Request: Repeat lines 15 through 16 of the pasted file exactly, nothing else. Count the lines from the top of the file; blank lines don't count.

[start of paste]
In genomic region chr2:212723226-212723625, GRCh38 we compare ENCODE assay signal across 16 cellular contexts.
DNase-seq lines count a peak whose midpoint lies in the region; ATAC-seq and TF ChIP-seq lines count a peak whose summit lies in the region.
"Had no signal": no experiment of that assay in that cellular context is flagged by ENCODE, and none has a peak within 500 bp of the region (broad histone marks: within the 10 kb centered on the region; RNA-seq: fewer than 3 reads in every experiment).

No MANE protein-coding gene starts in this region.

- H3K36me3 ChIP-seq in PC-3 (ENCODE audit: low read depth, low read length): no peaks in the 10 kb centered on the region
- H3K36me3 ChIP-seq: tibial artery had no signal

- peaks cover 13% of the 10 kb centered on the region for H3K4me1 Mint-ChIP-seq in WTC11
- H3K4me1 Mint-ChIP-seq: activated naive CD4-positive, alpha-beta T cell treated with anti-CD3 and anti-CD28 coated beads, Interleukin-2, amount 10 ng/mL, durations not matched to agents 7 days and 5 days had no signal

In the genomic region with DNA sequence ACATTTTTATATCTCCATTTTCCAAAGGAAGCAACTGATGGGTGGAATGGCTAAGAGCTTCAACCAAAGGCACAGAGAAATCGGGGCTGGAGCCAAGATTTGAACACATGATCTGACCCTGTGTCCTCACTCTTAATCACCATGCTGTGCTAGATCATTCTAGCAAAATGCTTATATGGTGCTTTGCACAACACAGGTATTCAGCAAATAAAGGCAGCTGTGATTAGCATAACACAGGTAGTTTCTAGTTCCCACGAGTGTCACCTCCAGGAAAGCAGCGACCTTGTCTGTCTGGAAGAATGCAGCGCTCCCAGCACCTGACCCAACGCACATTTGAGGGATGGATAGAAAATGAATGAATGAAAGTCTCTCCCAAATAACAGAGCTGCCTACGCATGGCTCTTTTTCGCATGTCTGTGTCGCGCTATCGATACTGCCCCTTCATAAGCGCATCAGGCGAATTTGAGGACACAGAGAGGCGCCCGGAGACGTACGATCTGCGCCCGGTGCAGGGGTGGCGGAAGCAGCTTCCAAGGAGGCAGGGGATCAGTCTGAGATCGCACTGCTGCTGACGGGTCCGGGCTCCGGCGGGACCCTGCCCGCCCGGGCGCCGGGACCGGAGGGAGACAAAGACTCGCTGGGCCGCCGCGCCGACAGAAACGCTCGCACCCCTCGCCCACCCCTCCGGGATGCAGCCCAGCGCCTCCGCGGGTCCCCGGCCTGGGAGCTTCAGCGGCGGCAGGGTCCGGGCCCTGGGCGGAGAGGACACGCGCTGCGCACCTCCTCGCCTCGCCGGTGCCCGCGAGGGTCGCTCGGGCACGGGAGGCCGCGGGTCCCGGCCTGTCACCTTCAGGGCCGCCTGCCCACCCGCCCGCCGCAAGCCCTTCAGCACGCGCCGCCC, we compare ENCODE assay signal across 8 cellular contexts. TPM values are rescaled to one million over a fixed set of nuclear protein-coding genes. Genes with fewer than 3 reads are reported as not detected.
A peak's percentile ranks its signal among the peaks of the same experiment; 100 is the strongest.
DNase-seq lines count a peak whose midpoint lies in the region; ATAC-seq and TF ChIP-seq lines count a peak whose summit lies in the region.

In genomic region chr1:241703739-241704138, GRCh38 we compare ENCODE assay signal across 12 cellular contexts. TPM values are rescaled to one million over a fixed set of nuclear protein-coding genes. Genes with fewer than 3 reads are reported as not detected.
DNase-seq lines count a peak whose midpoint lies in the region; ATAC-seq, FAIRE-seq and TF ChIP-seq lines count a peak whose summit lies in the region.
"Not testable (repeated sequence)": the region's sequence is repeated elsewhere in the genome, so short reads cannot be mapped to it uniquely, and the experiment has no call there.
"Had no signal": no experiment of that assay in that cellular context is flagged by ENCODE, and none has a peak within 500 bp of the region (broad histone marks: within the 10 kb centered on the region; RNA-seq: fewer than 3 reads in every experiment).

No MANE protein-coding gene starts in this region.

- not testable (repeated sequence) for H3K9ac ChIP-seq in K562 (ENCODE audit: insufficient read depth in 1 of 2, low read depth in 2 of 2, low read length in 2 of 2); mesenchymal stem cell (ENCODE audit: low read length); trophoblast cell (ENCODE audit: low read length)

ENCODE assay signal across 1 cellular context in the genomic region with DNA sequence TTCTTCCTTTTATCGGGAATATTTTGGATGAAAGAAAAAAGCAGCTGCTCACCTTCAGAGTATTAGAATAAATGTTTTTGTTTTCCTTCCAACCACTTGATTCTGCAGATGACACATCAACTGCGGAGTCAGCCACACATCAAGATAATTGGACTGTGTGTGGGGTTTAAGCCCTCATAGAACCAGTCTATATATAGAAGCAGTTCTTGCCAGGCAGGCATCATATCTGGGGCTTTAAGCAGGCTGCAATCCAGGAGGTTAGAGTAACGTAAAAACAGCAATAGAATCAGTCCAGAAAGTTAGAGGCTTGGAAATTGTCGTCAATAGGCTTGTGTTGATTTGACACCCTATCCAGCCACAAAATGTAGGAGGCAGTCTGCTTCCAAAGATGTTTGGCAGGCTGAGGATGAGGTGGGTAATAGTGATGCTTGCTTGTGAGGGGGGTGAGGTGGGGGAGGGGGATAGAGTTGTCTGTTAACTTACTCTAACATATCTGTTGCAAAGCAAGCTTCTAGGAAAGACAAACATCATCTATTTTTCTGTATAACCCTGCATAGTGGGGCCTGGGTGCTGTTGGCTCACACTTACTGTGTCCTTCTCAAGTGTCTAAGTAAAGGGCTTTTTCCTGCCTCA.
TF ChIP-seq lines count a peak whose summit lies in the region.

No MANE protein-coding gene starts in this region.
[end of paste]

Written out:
"Had no signal": no experiment of that assay in that cellular context is flagged by ENCODE, and none has a peak within 500 bp of the region (broad histone marks: within the 10 kb centered on the region; RNA-seq: fewer than 3 reads in every experiment).

No MANE protein-coding gene starts in this region.